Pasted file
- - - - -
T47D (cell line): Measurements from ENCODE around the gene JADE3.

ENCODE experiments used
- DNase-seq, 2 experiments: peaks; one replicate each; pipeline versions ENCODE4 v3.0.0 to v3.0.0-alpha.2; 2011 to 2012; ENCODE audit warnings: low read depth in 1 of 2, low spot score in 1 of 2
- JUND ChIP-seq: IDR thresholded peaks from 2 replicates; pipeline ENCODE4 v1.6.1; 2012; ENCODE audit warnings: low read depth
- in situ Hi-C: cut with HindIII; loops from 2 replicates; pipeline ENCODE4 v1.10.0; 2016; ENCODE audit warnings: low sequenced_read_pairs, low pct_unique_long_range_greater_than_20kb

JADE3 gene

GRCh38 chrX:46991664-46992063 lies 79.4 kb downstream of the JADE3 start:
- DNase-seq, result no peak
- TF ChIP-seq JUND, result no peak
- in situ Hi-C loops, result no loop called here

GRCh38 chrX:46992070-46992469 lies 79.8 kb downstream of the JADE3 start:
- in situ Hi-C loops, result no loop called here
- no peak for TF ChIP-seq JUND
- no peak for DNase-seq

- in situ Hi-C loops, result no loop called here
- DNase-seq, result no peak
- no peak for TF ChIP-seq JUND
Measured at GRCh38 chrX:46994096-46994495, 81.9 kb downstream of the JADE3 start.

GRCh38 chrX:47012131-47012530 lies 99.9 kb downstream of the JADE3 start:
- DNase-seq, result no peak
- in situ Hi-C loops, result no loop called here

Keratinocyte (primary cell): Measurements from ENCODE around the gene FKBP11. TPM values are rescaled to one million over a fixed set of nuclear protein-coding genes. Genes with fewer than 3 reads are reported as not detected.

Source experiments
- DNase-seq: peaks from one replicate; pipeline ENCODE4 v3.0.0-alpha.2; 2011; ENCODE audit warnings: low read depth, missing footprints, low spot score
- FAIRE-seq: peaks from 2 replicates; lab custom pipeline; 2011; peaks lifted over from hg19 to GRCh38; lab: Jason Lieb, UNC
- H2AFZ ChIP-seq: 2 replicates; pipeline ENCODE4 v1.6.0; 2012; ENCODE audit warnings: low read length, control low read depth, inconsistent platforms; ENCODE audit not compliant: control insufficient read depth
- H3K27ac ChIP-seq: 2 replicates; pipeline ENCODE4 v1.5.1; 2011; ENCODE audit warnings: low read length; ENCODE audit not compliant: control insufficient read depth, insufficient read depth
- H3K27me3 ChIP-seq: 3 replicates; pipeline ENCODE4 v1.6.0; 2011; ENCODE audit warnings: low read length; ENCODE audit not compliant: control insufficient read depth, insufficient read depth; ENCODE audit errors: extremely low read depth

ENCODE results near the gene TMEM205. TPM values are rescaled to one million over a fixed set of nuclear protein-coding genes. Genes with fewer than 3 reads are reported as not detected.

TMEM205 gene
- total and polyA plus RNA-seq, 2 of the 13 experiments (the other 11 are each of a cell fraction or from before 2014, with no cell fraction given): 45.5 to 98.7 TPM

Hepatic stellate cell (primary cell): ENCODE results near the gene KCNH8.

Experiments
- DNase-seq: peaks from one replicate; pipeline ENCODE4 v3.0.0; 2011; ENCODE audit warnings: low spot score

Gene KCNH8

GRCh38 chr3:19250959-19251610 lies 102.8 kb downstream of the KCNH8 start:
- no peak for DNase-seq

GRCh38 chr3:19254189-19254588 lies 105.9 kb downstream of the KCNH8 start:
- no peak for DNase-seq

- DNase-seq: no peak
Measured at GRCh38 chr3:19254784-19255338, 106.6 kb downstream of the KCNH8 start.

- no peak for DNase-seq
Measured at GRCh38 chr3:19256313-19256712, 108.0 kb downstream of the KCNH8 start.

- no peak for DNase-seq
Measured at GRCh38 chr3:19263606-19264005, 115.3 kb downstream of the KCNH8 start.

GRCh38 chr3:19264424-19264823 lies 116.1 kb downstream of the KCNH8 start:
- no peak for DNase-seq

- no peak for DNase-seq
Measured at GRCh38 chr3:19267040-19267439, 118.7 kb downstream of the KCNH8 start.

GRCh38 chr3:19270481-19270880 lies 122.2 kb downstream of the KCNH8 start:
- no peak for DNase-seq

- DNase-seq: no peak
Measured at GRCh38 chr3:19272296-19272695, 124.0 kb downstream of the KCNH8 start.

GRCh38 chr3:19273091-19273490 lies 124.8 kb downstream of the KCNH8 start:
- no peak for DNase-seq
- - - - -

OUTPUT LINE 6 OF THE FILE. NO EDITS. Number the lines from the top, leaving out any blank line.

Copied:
JADE3 gene